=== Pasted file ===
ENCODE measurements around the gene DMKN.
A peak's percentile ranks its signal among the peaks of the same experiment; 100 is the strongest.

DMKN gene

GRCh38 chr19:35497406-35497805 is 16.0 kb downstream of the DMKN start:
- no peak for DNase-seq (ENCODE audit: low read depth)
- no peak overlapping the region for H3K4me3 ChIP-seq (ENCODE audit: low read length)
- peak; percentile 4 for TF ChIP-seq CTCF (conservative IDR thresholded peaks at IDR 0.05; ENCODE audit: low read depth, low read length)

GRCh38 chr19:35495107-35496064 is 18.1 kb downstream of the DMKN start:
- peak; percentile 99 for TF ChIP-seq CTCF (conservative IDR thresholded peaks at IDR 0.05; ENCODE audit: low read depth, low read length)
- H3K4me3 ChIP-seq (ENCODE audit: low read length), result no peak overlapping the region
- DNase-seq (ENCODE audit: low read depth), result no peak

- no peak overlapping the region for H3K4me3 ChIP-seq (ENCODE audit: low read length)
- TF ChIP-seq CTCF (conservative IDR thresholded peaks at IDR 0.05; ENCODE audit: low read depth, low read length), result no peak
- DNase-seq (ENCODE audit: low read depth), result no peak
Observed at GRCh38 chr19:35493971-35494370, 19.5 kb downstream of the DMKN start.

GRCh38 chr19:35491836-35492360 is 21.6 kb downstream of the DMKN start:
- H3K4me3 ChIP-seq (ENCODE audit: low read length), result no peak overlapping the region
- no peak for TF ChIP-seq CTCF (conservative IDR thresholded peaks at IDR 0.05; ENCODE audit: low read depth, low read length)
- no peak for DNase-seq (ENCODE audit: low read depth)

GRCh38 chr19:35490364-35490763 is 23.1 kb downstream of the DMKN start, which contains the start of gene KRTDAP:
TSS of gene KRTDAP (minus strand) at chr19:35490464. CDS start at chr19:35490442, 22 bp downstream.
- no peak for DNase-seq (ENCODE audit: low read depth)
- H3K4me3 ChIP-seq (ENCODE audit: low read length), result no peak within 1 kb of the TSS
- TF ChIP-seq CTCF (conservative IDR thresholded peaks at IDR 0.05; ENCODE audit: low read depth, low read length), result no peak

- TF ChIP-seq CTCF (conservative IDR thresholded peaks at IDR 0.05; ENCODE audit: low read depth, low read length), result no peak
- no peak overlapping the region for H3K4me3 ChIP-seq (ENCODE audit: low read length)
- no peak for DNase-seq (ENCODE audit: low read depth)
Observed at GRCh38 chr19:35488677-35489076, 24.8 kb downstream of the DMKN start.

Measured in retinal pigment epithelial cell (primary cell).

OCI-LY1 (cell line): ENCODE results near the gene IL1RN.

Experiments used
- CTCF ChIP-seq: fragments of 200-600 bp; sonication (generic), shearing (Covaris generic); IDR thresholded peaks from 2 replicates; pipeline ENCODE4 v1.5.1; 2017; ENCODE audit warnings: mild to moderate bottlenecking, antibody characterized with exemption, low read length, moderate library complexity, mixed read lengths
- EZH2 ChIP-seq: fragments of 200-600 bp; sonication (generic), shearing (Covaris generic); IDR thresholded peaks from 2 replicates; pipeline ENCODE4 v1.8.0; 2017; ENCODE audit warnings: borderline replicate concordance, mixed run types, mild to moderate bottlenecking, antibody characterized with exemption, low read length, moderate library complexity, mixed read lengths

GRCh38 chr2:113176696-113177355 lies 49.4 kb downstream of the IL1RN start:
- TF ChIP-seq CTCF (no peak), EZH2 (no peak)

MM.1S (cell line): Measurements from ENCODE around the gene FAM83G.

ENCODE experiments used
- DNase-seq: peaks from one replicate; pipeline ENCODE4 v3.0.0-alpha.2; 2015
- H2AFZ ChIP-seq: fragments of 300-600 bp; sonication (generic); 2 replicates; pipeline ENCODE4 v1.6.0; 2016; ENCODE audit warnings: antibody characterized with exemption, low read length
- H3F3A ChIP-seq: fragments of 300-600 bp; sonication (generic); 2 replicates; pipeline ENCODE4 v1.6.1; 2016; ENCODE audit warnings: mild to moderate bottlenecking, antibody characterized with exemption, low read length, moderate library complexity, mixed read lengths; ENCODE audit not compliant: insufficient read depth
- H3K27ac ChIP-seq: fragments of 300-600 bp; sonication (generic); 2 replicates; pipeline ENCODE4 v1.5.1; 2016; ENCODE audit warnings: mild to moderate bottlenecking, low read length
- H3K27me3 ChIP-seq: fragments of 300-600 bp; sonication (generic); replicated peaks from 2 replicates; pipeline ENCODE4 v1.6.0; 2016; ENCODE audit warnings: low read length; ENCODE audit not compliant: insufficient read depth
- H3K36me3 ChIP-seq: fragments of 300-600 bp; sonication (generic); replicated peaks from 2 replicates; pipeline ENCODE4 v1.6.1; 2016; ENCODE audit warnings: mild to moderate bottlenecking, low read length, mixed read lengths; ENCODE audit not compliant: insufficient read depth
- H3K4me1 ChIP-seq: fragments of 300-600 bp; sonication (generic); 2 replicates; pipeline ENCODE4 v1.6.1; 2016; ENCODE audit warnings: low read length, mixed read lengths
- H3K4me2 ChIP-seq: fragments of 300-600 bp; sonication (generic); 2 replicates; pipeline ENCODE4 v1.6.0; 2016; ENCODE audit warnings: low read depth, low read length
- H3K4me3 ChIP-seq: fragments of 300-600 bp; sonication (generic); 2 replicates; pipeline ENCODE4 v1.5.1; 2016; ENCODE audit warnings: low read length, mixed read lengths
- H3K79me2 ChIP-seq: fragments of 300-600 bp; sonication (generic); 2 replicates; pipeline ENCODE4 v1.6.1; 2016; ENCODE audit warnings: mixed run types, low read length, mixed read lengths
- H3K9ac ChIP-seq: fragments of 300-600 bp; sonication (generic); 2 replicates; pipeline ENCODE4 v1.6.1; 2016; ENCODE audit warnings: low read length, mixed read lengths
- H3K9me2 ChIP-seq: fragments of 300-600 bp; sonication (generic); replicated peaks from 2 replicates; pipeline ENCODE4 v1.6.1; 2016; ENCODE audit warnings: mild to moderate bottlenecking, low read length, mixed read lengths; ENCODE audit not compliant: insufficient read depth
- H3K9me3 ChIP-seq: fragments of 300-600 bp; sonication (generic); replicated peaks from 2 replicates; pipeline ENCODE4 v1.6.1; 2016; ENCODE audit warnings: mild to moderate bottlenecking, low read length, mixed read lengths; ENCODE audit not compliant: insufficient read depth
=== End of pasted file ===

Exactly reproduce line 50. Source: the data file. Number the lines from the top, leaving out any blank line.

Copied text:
- H3K9me3 ChIP-seq: fragments of 300-600 bp; sonication (generic); replicated peaks from 2 replicates; pipeline ENCODE4 v1.6.1; 2016; ENCODE audit warnings: mild to moderate bottlenecking, low read length, mixed read lengths; ENCODE audit not compliant: insufficient read depth